2004 8051 unit sales 1950
2004 8051 unit sales 1951
Bank issues aside, it's not that bad. It's just different. There's few instructions to learn, their self explanitory, and they work as advertised. PIC...
bad if you can get a macro buttembler to emulate a reasonable buttortment of instructions, but then you still get to work around the ram and eprom bank issues. That said, the 8051 is itself made fairly tedious by having only one dptr register and too few general purpose registers- but there are vendors who sell derivatives of the 8051 which improve the situation.
The big win with a PIC is the small form factor, cheap programmers and how cheap & easy it is to get parts and that it can source-sink 20ma or so on each pin- which makes it easy to plunk a cpu down in an otherwise simple circuit without adding drivers for all IO. OTOH the ram-eprom bank issues make it extremely difficult to manage large programs that take up most of ram & eprom and the shallow stack is always there waiting to cause problems.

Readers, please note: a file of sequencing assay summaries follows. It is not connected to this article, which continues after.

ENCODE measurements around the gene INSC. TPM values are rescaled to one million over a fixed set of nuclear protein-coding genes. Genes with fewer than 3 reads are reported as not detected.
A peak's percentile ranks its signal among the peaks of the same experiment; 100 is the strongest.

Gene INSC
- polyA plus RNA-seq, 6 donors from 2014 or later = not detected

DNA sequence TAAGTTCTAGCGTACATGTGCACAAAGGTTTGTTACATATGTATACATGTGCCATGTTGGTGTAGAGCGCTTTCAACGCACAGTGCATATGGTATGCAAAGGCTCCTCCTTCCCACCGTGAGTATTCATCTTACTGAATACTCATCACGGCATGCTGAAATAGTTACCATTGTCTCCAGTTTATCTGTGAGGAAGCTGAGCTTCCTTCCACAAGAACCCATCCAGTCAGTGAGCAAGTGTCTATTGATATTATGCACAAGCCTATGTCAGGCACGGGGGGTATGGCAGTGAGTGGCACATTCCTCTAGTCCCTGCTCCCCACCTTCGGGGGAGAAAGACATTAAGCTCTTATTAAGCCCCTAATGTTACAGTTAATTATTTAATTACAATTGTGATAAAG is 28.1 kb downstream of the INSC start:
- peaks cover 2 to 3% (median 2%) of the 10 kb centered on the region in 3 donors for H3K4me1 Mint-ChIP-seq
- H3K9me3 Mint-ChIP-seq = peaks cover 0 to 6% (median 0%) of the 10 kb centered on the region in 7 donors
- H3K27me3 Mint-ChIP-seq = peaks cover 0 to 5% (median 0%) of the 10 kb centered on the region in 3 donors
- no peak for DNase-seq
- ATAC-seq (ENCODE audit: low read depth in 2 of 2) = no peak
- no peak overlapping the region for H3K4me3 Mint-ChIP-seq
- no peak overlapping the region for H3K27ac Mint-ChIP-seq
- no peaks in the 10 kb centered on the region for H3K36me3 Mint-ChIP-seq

Since the 8051 doesn't have the ram and eprom bank issues, its lots easier to manage big chunks of software. I think there are 8051-alikes that run up to 90mhz maybe more, far faster than any PIC I've come across. The 8051 onboard peripherals also tend to be a lot more user friendly than the PIC equivalents.